Ford and Holden have, just the two of them, been holding down the V8 Supercars fort for years now. The introduction of the Car of the Future regulations, which puts carmaker body panels on top of a generic chassis, induced Nissan Australia to join the party in 2013 with four of its Altima sedans. Chrysler Group Australia recently said it would not be lining up. So did Mercedes-Benz Australia, but an acquisition and an international agreement between Erebus Motorsports, Stone Brothers Racing and AMG's Customer Sports Program run by HWA means E63 AMGs will be on the starting line for the first race of 2013.
SBR has been in V8SC since 1998, the entire time with Ford, and won three championships with The Blue Oval, while Erebus runs SLS AMG GT3 coupes in the Australian GT Championship. Erebus bought SBR and its two licenses and grandfathered the rights to the third license that SBR has a lease on, then worked out a deal with AMG to get factory support. That support will come via HWA, the company run by AMG co-founder Hans Werner Aufrecht, that also preps Mercedes DTM cars.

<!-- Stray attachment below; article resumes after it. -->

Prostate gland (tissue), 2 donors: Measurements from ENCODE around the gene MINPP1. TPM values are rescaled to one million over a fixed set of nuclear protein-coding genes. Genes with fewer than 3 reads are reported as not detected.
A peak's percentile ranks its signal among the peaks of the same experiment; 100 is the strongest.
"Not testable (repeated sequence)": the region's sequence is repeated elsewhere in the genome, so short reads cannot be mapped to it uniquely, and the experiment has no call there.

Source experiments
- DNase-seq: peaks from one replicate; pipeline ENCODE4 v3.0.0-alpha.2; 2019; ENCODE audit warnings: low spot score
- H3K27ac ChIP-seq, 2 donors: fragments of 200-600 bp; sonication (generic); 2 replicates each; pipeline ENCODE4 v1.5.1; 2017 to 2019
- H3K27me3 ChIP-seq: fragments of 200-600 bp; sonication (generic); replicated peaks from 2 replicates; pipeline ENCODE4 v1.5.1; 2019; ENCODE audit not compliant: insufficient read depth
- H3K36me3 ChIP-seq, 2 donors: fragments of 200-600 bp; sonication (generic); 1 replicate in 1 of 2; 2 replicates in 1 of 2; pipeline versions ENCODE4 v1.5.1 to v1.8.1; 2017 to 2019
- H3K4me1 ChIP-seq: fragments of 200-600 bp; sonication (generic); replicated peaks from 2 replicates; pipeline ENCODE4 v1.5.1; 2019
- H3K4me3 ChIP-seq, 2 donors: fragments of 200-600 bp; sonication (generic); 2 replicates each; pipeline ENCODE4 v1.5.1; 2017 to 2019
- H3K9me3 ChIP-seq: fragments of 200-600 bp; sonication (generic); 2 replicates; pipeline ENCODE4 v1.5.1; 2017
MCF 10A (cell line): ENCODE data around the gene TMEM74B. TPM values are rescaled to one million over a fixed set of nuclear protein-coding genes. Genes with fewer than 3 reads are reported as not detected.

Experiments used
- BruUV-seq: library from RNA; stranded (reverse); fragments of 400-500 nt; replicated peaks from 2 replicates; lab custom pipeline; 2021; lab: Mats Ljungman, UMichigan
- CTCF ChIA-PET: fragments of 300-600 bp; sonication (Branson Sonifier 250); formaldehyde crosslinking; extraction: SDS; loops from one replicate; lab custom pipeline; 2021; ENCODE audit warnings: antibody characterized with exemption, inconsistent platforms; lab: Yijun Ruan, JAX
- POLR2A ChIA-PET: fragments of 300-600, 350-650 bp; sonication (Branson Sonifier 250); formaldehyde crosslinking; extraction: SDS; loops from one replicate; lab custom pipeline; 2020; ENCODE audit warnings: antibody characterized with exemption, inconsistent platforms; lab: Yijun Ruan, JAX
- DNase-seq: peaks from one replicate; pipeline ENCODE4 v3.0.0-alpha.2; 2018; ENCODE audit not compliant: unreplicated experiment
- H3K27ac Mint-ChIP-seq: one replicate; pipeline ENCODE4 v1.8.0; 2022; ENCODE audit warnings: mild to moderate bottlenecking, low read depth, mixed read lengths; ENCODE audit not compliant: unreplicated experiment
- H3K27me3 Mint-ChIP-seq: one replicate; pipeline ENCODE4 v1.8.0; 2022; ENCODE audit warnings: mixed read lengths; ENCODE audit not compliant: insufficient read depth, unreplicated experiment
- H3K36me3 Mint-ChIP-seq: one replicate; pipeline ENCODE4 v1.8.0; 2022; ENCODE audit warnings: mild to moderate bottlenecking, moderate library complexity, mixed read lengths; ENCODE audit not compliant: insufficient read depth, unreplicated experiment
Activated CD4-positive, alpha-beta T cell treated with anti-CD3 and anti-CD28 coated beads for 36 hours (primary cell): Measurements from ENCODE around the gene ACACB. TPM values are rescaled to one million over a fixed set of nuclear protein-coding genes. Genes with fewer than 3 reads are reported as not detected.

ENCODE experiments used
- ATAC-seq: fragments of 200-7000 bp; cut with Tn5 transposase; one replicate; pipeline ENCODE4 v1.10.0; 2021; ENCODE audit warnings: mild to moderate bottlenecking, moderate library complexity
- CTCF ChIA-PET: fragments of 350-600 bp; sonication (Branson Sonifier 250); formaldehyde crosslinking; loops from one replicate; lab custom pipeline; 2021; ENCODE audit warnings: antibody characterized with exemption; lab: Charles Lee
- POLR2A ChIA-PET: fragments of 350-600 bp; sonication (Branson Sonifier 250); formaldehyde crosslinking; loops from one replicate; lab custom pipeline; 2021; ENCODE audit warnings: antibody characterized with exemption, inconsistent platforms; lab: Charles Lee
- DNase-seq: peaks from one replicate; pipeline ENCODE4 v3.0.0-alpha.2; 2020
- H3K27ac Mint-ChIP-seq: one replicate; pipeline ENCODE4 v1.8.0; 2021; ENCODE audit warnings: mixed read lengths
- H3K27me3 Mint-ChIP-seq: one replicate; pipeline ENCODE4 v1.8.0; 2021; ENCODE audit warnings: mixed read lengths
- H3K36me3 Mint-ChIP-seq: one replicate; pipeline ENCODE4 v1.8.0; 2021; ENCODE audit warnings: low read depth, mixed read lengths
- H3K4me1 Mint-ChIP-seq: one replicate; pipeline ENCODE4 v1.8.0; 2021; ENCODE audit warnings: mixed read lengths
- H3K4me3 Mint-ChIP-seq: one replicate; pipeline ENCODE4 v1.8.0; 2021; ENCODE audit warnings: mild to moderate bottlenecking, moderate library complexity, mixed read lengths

As with Nissan, which shrunk the displacement of its Nissan Motorsport VK56DE V8 from 5.6 liters to 5.0 liters to satisfy V8SC regs, the E63 AMG motor will be a 5.0-liter iteration of the 6.2-liter V8 from Erebus' SLS AMG GT3 racer. Final parity spec for the AMG engine is still being sorted out with the governing body, and even though other makers' cars have been unveiled and on the track, the AMG engine still hasn't made it to the dyno. Even so, the privately funded team has been provided the necessary millions to make it to the starting gate by Erebus owner Betty Klimenko, and SBR has proved that it knows how to build a car.
Swallowed up in all the changes coming to the sport had been Holden, but not anymore. The Holden Racing Team took the hullabaloo of the Erebus-SBR as an excuse to unveil its new matte black and gold Commodore, and you can watch the covers pulled back in the video below.